This paper explores how the “commons’’ is a political architectural project that is central to feminist strategies for reconstructing our social, political, affective and cognitive agency. The paper draws on a number of projects developed by Atelier d’architecture autogérée with residents in Paris and its suburbs to demonstrate how these processes of sexed, spatial and ecological invention—processes whose “agents’’ are mostly women—produce new social relations of and for the commons.

Unplanned History: Communities of Resistance.
Elke Krasny
The title of this presentation proposes a paradox as its starting point: unplanned history. History eludes planning, since it has already happened. Yet the writing of history, as feminist and post-colonial scholarship has shown, needs both care and planning. The focus of this presentation is on communities of resistance and practices of hospitality, and the intersecting issues of self-organization and austerity, supported action and precarity of bodies, labor, space and resources. The author’s research-based curatorial work will be described through the 2011-2012 project “Mapping the Everyday. Neighbourhood Claims for the Future,” a collaboration with the Downtown Eastside Women’s Centre, an example of feminist self-organization and solidarity urbanism in Vancouver, B.C. She will also discuss her book Hands-On Urbanism: The Right to Green, which explores urban gardening through the lens of self-organization, dynamics of migration, and resistant practices.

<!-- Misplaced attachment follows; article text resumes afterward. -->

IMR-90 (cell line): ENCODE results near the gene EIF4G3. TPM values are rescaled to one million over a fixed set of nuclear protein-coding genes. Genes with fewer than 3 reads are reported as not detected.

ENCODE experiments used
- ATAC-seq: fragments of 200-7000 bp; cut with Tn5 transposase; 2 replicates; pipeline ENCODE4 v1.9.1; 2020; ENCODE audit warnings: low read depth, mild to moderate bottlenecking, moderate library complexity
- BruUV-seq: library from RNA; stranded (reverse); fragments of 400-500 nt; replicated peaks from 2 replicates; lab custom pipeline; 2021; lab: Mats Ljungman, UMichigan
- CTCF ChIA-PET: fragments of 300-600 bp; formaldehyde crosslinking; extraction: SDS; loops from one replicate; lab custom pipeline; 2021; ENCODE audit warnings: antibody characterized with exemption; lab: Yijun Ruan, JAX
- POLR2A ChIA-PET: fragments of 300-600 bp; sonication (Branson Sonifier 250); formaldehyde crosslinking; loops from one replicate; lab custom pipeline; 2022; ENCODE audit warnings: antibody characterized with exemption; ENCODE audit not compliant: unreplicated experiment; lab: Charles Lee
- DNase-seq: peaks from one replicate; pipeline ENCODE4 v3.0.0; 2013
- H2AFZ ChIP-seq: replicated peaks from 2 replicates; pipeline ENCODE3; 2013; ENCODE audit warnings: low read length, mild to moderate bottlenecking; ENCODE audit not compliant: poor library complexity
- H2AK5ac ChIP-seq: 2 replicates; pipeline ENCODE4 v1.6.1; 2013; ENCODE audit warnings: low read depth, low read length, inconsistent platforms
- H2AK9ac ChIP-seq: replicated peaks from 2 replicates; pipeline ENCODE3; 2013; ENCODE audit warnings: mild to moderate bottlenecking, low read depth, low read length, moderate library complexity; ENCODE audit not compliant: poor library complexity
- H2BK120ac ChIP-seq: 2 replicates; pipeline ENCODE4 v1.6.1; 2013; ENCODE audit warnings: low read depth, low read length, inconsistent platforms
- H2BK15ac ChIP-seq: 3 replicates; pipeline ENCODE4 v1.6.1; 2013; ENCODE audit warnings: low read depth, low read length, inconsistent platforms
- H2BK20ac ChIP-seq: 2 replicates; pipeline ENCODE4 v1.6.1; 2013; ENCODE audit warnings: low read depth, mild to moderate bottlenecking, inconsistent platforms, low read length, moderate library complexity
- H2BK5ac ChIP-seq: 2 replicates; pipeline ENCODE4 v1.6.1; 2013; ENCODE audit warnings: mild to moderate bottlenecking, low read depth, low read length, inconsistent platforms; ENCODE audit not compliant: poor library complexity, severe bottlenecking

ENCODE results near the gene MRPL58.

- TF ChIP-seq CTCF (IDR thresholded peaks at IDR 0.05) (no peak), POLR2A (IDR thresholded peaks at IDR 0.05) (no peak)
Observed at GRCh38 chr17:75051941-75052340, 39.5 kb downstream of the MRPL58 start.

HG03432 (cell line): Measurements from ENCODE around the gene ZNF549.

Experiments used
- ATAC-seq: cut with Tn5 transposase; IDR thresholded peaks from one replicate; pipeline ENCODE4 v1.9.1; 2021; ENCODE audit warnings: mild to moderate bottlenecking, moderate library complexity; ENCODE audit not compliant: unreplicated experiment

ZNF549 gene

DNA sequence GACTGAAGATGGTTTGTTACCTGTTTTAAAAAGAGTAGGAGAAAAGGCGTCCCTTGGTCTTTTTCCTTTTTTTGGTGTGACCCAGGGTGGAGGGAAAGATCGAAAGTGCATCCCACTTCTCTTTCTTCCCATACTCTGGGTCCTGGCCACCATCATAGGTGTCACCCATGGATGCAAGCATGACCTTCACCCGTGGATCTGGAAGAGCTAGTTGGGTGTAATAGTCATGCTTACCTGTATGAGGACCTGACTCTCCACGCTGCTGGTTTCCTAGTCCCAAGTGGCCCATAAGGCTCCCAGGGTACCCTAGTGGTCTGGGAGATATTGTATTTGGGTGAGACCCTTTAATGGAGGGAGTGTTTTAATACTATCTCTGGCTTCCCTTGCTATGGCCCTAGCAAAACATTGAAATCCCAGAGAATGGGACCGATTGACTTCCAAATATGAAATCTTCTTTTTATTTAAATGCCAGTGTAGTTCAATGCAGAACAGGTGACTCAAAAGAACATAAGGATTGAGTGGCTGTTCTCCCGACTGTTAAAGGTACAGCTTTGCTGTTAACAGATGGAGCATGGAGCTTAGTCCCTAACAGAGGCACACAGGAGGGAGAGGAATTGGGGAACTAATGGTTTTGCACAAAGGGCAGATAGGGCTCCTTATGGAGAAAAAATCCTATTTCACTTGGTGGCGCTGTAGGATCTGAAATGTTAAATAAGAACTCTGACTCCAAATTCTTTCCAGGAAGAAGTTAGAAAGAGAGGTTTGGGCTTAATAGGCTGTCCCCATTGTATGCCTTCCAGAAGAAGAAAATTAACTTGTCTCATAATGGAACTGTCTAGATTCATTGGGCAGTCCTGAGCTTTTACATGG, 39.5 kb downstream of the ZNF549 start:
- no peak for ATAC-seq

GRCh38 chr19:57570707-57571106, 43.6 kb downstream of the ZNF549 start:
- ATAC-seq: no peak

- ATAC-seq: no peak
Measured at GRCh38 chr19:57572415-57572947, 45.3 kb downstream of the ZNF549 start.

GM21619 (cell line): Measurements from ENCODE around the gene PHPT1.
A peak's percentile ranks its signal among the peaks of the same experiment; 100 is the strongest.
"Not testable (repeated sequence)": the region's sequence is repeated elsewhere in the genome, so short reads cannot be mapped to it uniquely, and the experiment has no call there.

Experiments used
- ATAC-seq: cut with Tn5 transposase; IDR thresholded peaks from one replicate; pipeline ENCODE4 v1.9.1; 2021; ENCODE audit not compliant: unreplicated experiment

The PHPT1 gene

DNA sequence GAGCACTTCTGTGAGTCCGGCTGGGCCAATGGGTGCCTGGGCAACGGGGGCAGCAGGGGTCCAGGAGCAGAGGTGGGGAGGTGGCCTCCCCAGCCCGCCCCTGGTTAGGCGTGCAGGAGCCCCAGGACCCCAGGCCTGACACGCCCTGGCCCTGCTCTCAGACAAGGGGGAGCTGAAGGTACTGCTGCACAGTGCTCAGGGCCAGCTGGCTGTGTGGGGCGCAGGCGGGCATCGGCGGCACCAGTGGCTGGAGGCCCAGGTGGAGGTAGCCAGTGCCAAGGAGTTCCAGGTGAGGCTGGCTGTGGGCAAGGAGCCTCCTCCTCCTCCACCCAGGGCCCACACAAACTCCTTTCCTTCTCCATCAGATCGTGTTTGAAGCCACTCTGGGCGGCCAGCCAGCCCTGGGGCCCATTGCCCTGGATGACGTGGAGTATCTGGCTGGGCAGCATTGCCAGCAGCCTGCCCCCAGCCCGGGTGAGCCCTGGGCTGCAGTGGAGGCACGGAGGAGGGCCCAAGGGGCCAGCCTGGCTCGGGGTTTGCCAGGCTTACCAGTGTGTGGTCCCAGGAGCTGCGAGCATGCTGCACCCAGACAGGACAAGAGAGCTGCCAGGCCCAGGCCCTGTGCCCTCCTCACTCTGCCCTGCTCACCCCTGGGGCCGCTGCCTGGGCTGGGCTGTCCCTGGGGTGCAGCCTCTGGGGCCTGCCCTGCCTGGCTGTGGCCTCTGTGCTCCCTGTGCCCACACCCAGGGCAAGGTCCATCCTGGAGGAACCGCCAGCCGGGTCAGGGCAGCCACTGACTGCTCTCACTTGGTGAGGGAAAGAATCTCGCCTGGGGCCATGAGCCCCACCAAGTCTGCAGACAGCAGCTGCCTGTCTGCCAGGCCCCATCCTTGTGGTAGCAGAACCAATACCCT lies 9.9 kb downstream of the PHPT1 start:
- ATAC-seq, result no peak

More information on the Urban Colloquium Lecture Series

Lecture by Elke Krasny
May 16, 2014

Matratze/ Matrize: Substanz und Reproduktion im Wohnen. Konzepte in Kunst und Architektur
Gästehaus der Universität Bremen, Teerhof 58, 28199 Bremen, 15.–18. Mai 2014
Internationale Tagung des Forschungsfeldes wohnen+/-ausstellen in der Kooperation des Instituts für Kunstwissenschaft und Kunstpädagogik an der Universität Bremen mit dem Mariann Steegmann Institut. Kunst & Gender.

Mattress/Stencil: Substance and Reproduction in Living. Concepts in Art and Architecture
International conference of the research program wohnen+/-ausstellen (living+/-exhibiting),  a collaboration between the Institute of Art History and Art Education at the University of Bremen and the Mariann Steegmann Institute. Art & Gender.





Symposium: Friday May 9 to Saturday May 10, 2014